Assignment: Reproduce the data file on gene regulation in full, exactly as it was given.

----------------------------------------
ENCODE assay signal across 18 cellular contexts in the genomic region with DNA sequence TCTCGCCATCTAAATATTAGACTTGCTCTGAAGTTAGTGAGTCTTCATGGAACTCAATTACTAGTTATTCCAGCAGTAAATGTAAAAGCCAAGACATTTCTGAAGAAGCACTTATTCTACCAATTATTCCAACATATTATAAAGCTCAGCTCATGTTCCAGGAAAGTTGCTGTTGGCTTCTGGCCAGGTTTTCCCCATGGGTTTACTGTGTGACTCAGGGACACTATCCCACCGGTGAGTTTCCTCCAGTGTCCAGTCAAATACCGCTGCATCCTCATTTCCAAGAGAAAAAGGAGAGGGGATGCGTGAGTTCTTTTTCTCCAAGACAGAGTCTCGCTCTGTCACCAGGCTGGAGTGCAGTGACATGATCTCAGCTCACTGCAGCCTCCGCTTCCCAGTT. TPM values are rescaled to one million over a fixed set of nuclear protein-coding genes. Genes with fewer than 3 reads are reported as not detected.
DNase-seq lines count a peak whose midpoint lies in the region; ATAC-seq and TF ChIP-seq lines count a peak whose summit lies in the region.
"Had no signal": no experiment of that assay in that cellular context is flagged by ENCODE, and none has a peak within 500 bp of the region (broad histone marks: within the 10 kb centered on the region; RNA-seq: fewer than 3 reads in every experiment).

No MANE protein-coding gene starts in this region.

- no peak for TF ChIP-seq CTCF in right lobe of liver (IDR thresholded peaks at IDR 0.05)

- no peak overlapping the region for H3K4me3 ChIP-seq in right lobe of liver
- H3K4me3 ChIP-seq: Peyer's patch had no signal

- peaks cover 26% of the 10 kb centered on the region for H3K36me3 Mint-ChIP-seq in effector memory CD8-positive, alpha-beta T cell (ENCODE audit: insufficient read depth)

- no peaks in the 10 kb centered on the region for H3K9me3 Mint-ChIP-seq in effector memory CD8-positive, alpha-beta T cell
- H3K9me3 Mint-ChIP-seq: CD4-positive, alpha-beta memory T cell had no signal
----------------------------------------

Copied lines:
ENCODE assay signal across 18 cellular contexts in the genomic region with DNA sequence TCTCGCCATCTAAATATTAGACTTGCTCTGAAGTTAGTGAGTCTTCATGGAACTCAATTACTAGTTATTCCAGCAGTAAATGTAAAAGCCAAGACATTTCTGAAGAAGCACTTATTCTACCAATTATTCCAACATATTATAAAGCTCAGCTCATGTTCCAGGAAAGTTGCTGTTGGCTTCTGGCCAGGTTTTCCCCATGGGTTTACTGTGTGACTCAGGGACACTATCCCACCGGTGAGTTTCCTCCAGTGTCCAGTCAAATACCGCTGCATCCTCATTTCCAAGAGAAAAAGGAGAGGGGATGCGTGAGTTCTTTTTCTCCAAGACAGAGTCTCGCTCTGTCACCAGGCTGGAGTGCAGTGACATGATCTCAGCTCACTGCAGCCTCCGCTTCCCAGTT. TPM values are rescaled to one million over a fixed set of nuclear protein-coding genes. Genes with fewer than 3 reads are reported as not detected.
DNase-seq lines count a peak whose midpoint lies in the region; ATAC-seq and TF ChIP-seq lines count a peak whose summit lies in the region.
"Had no signal": no experiment of that assay in that cellular context is flagged by ENCODE, and none has a peak within 500 bp of the region (broad histone marks: within the 10 kb centered on the region; RNA-seq: fewer than 3 reads in every experiment).

No MANE protein-coding gene starts in this region.

- no peak for TF ChIP-seq CTCF in right lobe of liver (IDR thresholded peaks at IDR 0.05)

- no peak overlapping the region for H3K4me3 ChIP-seq in right lobe of liver
- H3K4me3 ChIP-seq: Peyer's patch had no signal

- peaks cover 26% of the 10 kb centered on the region for H3K36me3 Mint-ChIP-seq in effector memory CD8-positive, alpha-beta T cell (ENCODE audit: insufficient read depth)

- no peaks in the 10 kb centered on the region for H3K9me3 Mint-ChIP-seq in effector memory CD8-positive, alpha-beta T cell
- H3K9me3 Mint-ChIP-seq: CD4-positive, alpha-beta memory T cell had no signal